A subtitle editor is a type of computer software that lets users create and edit subtitles. These subtitles are superimposed over, and synchronized with, video. Subtitles can literally make the difference between being immersed in a movie or only watching the screen, trying to keep up with developments. Good subtitling does not distract but actually enhances viewing pleasure, and even native speakers can find subtitles useful, not only where the individual is hearing-impaired.
A subtitle is a text representation of the dialog, narration, music, or sound effects in a video file. Subtitles are available in multiple formats.
Mangled subtitles can anger viewers. Fortunately, there is a good range of open source software that lets you make subtitles with Linux. These editors help you preview how the subtitles appear on the video, and listen to the dialog. Additionally, they offer the ability to make entering and editing text easy, with good control over text formatting and positioning.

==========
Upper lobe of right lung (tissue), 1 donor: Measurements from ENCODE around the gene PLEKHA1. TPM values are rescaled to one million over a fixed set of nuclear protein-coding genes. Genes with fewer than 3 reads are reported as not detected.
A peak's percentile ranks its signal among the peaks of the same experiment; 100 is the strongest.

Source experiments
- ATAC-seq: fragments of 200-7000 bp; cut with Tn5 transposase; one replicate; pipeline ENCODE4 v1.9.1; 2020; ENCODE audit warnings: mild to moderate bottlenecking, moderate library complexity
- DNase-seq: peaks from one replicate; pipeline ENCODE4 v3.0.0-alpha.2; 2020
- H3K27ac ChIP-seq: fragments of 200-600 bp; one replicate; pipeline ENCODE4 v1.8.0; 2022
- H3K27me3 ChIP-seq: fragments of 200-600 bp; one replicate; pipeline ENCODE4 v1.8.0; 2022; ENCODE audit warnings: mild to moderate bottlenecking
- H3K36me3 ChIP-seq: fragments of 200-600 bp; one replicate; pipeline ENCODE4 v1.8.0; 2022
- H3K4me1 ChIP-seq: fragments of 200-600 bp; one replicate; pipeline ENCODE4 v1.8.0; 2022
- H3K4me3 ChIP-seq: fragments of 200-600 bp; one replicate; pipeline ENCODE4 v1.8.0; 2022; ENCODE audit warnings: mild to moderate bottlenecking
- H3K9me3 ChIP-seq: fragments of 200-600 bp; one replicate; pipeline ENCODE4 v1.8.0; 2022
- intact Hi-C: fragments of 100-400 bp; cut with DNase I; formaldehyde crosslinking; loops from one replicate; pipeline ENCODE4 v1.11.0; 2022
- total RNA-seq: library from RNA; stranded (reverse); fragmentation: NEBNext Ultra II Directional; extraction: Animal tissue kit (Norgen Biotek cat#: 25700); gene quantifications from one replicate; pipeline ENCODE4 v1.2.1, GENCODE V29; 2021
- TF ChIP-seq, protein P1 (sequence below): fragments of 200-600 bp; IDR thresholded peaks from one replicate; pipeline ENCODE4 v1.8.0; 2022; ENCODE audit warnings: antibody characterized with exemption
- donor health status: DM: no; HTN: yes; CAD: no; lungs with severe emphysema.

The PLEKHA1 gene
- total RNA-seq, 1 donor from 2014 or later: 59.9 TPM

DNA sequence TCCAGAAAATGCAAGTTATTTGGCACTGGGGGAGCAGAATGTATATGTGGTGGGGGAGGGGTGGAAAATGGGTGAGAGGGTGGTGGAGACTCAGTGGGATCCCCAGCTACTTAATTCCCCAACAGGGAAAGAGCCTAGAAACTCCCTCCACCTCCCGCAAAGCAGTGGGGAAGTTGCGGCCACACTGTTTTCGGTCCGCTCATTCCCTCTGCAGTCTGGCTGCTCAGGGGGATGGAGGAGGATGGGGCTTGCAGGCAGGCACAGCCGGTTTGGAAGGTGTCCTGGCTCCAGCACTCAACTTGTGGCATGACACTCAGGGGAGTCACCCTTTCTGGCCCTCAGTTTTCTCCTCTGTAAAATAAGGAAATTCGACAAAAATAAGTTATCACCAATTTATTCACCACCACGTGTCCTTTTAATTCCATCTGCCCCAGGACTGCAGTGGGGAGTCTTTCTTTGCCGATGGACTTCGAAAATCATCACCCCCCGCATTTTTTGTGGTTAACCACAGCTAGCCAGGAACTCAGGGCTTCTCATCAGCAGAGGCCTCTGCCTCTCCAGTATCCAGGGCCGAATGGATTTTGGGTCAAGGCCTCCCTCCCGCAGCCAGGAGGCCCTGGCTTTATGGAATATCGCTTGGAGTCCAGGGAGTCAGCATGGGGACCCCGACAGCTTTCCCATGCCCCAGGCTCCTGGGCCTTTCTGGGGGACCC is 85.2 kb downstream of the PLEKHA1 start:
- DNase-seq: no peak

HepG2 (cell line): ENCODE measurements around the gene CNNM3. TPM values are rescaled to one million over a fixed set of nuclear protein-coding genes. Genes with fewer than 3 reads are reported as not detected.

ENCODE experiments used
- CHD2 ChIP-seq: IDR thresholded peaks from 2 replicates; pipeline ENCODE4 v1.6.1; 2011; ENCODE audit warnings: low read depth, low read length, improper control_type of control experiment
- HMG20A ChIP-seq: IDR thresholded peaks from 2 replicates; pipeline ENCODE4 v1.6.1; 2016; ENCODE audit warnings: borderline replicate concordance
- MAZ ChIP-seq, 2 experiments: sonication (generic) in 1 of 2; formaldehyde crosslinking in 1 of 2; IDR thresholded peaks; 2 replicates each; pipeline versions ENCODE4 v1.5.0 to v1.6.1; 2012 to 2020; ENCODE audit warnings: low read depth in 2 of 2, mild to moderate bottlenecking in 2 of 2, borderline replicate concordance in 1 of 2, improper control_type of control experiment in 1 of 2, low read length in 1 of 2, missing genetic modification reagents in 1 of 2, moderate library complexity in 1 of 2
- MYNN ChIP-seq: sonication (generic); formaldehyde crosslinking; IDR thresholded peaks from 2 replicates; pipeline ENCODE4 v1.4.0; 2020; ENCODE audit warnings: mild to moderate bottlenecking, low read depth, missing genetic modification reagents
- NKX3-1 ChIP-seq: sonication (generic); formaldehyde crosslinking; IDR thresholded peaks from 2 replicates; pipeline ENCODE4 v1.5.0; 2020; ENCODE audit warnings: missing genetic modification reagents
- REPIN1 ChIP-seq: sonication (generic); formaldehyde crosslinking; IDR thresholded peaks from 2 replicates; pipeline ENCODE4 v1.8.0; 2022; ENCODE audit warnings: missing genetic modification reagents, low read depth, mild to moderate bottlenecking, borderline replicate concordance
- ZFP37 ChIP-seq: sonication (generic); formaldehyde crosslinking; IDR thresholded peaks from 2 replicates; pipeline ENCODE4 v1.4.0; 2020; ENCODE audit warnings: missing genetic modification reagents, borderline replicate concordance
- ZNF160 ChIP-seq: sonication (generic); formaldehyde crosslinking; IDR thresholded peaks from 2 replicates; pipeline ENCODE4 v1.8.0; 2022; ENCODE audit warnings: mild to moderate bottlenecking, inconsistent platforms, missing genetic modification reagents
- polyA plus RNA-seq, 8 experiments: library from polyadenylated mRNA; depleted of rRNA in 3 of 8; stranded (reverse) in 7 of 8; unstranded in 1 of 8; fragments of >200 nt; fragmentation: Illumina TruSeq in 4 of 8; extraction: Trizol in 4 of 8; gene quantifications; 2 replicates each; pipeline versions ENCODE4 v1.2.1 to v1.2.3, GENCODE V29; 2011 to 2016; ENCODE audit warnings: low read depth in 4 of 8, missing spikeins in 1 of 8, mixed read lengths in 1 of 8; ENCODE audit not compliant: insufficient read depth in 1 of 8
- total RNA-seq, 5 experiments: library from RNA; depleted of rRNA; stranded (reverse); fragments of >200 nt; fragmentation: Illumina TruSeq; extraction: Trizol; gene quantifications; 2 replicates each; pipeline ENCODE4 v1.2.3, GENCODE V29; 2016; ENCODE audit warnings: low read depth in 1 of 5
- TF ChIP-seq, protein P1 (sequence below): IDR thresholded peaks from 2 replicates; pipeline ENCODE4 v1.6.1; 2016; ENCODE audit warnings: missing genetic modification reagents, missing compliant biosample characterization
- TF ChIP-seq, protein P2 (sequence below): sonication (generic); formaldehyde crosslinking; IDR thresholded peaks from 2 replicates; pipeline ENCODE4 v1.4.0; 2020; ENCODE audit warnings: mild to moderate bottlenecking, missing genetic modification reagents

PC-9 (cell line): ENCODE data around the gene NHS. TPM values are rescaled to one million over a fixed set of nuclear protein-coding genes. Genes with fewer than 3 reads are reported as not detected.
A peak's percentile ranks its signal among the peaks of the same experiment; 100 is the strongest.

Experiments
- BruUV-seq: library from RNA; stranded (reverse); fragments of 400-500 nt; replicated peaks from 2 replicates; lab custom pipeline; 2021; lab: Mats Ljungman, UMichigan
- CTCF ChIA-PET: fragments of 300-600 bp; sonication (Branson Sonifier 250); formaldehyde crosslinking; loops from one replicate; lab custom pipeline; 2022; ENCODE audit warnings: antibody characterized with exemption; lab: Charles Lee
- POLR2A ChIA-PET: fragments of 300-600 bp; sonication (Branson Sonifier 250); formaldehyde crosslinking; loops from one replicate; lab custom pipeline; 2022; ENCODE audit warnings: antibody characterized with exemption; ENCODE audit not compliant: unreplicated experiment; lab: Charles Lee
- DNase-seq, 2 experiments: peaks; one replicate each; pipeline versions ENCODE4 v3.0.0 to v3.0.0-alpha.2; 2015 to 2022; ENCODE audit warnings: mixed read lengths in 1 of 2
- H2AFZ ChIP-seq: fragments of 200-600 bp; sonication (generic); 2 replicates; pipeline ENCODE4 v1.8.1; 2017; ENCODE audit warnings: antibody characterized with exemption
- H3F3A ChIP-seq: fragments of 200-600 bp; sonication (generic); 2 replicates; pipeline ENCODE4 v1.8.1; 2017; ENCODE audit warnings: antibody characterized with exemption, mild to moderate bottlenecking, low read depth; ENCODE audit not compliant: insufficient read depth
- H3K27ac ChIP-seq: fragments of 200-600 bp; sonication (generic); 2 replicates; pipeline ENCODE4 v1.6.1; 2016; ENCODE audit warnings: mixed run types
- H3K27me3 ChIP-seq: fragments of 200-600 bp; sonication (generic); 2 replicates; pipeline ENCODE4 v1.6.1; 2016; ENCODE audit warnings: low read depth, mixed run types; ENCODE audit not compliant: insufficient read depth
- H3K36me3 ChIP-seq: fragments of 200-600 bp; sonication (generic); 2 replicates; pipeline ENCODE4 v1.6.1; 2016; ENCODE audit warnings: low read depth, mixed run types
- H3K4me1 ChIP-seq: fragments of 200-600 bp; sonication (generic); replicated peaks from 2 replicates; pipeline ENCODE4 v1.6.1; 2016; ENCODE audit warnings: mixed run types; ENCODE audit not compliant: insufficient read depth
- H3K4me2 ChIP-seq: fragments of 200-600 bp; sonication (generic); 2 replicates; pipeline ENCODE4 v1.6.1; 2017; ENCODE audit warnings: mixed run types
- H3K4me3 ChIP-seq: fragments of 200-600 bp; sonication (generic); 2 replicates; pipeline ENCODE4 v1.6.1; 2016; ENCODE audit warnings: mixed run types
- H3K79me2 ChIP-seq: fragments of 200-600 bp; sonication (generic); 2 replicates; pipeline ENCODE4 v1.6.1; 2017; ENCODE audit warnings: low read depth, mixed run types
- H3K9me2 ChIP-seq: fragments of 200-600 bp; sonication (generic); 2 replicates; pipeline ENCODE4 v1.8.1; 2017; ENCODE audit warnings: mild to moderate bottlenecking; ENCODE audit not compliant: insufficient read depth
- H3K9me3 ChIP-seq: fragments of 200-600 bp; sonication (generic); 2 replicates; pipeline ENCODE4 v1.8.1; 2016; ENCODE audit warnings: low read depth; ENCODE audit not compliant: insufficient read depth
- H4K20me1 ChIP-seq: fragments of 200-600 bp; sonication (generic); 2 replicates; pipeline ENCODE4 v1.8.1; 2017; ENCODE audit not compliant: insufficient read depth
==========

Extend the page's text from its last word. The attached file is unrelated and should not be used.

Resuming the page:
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The software featured in this article also offer an easy way to perform a number of different editing jobs, besides adding and removing subtitles. They each boast a good feature set, and are all released under an open source license.
Let’s explore each of the applications.
|Subtitle Edit||Versatile and feature-laden editor for video subtitles|
|Gaupol||Editor for text-based subtitle files|
|Aegisub||Highly customizable tool for creating and modifying subtitles|
|Subtitle Composer||Editor that supports basic and advanced operations|
|Subtitle Editor||GTK+2 tool to edit subtitles|
|Subtitld||Edit, transcribe and create subtitles|
|Jubler||Author new subtitles - convert, transform, correct and refine|
|Gnome Subtitles||Video subtitling for the GNOME desktop|
|subedit||Command-line editor written in Bash|
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